It doesn’t take much to send a story viral on Twitter, but a recent quirk in the URL system at The Independent saw a flurry of humorous web links scattered across the Twittersphere. 

I was first alerted to the incident when one of our leading techies at dotCommerce, Stuart Gill, sent me a link that was doing the rounds on Twitter, seemingly exposing an entertaining URL on a story about Kate Middleton’s head in The Independent.


While it initially looks as though a sub-editor at the paper has been neglectful, this is actually an example of a little URL rewriting feature that is common to lots of content management systems.

As long as you have the numbers at the end, you can put anything into the URL and it will still work normally.

For example:


Not just for the URL of it

Laughs aside, URL rewriting is something that we, and many other websites, use quite frequently. Why is this? At the basic marketing level, it allows us to generate memorable URLs for campaigns or print marketing.

But, with database-powered ecommerce sites, things get more interesting and the trick becomes a lot more useful.

Addresses UnfURLed 

Take Go Native for example, a website offering serviced apartments we developed. Pages on the site are constructed automatically based on the contents of a central database. However, this means you end up with URLs classics like this: 

This is actually an information page for the Forbes Building in Aberdeen (their ID is 10494).

But it’s a really ugly URL, so we do some magic using rewrites to change it to the much prettier address:  

Note you can put any text in the URL you want, and it still works: 

Behind the Scenes

So what’s going on here? 

The logic is built into the URL format so that, no matter what is in the text field, it’s the number ID that is searched for.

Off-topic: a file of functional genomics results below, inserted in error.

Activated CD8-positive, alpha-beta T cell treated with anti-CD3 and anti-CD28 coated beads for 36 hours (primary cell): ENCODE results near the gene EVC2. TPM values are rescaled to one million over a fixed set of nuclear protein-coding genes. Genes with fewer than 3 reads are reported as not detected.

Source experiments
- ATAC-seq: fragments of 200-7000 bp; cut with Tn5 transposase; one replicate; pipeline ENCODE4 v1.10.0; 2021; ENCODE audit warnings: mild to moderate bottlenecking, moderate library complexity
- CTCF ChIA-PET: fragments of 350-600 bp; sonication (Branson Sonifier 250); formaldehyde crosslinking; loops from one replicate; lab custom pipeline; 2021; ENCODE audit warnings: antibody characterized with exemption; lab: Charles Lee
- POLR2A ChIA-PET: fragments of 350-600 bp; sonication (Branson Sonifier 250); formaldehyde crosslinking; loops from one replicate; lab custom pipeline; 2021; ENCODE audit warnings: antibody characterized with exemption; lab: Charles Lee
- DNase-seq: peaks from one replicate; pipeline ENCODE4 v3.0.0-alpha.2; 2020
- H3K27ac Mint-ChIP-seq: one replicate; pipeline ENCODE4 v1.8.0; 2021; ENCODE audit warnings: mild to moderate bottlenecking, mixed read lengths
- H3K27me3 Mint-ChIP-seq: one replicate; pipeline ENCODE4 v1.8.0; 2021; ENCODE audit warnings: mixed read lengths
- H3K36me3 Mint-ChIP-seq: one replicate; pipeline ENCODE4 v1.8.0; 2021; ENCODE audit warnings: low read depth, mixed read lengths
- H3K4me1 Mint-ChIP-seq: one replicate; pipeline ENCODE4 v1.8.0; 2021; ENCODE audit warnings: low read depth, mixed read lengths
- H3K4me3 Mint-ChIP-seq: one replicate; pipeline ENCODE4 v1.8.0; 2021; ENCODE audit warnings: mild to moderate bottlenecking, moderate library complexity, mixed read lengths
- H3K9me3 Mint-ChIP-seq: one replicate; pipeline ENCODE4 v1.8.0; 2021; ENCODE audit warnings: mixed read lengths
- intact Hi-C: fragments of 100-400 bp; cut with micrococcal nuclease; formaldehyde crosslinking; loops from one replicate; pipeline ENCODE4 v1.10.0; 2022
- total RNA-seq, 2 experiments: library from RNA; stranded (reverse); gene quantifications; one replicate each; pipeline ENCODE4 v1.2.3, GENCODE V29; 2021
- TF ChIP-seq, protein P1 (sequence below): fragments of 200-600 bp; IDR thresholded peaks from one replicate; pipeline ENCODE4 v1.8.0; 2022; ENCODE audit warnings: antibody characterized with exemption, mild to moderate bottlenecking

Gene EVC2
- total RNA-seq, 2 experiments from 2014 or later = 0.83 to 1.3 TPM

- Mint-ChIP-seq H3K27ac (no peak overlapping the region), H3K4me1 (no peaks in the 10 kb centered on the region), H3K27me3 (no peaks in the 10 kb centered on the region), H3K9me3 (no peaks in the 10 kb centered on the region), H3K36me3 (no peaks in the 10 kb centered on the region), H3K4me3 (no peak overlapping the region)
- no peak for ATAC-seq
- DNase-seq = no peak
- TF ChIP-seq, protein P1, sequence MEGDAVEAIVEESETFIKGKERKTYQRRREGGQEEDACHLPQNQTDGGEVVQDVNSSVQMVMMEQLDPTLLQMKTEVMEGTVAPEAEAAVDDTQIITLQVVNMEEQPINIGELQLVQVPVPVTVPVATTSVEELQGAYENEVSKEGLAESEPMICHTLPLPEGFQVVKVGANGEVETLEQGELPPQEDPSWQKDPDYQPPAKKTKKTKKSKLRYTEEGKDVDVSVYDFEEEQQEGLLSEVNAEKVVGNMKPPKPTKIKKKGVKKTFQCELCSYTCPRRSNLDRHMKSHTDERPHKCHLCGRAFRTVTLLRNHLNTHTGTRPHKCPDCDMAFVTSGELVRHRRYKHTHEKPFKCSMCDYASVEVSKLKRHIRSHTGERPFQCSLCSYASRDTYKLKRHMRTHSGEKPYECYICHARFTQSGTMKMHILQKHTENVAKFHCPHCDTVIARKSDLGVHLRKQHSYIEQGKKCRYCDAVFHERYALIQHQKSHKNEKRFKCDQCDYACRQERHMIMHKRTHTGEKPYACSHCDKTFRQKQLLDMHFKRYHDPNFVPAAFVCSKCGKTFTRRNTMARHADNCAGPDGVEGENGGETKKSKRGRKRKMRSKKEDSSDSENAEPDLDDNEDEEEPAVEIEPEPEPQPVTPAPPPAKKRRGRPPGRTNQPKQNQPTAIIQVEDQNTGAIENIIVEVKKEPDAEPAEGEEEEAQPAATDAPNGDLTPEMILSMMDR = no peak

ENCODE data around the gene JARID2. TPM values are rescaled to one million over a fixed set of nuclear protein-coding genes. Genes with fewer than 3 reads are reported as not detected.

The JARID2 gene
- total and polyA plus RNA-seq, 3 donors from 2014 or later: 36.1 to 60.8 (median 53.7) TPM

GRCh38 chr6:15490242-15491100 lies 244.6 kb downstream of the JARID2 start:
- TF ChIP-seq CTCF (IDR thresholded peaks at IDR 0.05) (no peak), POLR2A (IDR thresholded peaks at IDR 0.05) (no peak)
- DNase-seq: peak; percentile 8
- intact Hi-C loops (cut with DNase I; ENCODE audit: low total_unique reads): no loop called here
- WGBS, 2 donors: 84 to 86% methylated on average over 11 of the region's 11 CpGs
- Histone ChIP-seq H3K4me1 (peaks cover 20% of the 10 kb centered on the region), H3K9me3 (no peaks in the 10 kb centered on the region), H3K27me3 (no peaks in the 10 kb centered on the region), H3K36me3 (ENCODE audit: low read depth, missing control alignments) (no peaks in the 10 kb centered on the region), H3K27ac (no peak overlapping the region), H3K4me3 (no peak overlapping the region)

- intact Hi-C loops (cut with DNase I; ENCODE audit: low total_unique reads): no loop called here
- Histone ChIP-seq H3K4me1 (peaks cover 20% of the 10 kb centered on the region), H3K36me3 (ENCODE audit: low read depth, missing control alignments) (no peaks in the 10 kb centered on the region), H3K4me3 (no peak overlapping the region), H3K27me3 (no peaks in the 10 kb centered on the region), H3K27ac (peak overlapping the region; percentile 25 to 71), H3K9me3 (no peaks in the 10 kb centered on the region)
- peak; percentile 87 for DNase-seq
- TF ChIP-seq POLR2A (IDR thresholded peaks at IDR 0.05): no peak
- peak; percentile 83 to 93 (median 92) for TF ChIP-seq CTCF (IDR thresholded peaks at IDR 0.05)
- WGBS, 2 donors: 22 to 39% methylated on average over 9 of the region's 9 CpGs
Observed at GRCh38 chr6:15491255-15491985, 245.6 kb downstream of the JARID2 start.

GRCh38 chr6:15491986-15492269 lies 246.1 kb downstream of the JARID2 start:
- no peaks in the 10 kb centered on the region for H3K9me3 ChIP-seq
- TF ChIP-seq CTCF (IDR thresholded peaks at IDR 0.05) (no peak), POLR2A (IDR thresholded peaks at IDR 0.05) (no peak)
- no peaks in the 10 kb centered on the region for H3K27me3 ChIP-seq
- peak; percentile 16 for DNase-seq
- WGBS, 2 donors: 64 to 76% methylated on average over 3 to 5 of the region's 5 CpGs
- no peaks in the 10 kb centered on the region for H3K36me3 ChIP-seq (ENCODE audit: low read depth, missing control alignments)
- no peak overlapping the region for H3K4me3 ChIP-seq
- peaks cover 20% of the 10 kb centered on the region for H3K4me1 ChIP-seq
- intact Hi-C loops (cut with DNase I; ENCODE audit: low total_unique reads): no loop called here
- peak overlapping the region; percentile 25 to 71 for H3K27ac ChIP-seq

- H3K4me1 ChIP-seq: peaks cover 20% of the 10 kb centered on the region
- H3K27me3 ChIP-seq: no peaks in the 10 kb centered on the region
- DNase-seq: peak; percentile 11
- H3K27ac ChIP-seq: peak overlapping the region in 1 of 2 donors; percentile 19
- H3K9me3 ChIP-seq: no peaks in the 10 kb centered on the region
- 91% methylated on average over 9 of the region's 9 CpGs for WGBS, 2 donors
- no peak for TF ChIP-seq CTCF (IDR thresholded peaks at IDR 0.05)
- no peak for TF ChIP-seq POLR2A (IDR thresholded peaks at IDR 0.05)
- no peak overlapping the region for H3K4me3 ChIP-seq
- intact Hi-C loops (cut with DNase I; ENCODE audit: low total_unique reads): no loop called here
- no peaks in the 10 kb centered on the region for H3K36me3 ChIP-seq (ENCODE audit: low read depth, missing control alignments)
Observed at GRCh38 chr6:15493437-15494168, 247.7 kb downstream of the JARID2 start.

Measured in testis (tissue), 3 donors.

So when the machine sees$text$/$number$/, it takes a look at the last bit of the URL and returns the following:$number$

Naturally, the same works in reverse to ensure that the more complex URL is shown in simple, user-friendly terms.

What are the advantages? 

1.   It looks professional and it’s reassuring to users to see that the URL contains the name of whatever they were searching for.

2.   Google does catalogue these pages if they become popular (as the Independent found) so there’s SEO value here. If the name of the search is in the URL, this may help your rankings. It also means you can keep the URLs even if you change your CMS – so you don’t throw away all your SEO juice. 

3.   It can, in some circumstances, help to secure your site. If URLs become less easy to guess by potential hackers

At the end of the day we’ve all had our fun, but let’s not forget the valuable role this function serves for marketers every single day. 

Oh go on then, one more: -2269573.html

Tink Taylor

Published 20 April, 2011 by Tink Taylor

Tink Taylor is founder of dotmailer and a contributor to Econsultancy. 

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Comments (11)

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Dominic Litten

Can the author expand upon the SEO benefits, because from where I sit, this ends up being a duplicate content nightmare.

I've been wrong before, but wouldn't best practices specify a canonical page and be done with it? I get the user and analytical benefits, but how does a bunch of pages with the same content help me?

The Gawker blogs utilized this URL tactic with their last CMS/design change and have been playing SEO catch-up ever since. Months later, they are still trying to figure it out.

about 7 years ago



Nice and depth posting. I just curious, is this strategy safe for panda update?

'Coz in my humble experiences if I put truck load those kind of url to social media, it will flag google radar :P

Could you give advice on this strategy more detail?

about 7 years ago



Seconding the duplicate content issue. As far as your 'advantages' are concerned: